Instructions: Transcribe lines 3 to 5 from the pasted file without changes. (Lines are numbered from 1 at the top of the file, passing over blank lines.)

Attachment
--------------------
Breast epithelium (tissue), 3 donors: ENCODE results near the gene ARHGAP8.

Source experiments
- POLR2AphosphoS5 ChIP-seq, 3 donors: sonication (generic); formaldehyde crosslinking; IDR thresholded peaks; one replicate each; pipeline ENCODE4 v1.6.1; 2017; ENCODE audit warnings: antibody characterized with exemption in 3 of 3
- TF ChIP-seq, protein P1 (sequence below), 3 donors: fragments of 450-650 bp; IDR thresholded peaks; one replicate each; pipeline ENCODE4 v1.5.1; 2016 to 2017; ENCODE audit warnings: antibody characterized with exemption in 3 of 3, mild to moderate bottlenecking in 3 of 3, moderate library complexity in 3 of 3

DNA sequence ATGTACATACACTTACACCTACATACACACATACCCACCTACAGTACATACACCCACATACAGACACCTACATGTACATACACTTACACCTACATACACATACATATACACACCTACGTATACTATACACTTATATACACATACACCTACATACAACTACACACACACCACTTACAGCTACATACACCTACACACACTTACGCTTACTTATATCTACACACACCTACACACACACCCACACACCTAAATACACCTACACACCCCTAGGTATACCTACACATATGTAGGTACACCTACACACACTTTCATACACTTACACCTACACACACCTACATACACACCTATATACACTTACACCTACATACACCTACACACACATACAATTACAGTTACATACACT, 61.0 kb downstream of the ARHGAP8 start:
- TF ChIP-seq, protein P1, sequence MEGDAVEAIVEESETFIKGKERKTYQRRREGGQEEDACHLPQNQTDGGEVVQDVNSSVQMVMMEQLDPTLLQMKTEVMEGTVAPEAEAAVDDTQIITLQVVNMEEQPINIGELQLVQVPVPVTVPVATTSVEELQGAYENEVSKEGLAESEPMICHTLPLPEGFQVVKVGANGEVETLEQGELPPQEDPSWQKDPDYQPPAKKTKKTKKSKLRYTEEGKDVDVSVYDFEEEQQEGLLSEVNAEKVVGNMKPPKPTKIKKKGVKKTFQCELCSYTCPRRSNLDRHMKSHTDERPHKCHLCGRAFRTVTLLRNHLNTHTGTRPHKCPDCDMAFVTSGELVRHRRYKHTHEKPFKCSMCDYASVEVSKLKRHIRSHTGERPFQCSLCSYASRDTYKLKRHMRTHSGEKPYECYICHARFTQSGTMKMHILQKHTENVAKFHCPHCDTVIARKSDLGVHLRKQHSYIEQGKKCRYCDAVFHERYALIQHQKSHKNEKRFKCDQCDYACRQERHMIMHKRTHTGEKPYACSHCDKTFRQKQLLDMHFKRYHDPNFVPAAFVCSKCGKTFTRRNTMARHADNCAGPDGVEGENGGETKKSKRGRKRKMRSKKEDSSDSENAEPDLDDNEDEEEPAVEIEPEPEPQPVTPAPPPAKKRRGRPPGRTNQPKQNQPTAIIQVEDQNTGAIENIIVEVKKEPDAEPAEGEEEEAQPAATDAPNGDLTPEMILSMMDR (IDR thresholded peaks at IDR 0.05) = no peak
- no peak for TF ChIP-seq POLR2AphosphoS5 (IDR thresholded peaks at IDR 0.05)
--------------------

- POLR2AphosphoS5 ChIP-seq, 3 donors: sonication (generic); formaldehyde crosslinking; IDR thresholded peaks; one replicate each; pipeline ENCODE4 v1.6.1; 2017; ENCODE audit warnings: antibody characterized with exemption in 3 of 3
- TF ChIP-seq, protein P1 (sequence below), 3 donors: fragments of 450-650 bp; IDR thresholded peaks; one replicate each; pipeline ENCODE4 v1.5.1; 2016 to 2017; ENCODE audit warnings: antibody characterized with exemption in 3 of 3, mild to moderate bottlenecking in 3 of 3, moderate library complexity in 3 of 3

DNA sequence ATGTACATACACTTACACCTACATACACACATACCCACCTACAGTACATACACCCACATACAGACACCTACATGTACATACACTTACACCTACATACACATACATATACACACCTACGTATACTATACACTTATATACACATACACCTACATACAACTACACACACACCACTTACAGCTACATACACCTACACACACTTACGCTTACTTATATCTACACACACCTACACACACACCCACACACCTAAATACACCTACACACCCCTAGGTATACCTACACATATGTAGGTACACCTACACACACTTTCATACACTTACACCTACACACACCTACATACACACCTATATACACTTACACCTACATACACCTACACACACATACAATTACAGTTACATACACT, 61.0 kb downstream of the ARHGAP8 start: